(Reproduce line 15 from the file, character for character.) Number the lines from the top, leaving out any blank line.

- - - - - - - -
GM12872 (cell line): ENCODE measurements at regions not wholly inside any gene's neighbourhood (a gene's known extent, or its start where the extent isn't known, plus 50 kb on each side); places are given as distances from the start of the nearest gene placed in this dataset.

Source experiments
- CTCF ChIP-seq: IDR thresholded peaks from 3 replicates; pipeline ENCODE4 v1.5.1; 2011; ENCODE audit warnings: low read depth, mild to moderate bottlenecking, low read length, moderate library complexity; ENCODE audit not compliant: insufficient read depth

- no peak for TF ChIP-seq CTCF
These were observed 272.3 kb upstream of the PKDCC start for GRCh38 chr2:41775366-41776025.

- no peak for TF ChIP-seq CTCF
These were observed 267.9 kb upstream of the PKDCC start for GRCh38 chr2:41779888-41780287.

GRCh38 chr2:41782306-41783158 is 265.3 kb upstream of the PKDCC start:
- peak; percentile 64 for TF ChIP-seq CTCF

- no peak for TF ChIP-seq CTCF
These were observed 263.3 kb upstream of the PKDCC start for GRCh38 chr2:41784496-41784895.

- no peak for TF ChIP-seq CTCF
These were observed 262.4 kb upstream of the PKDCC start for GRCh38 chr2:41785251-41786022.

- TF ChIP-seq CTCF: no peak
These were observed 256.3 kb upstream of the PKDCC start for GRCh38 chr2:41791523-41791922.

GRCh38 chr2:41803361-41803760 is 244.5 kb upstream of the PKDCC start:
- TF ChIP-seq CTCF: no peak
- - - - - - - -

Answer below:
These were observed 256.3 kb upstream of the PKDCC start for GRCh38 chr2:41791523-41791922.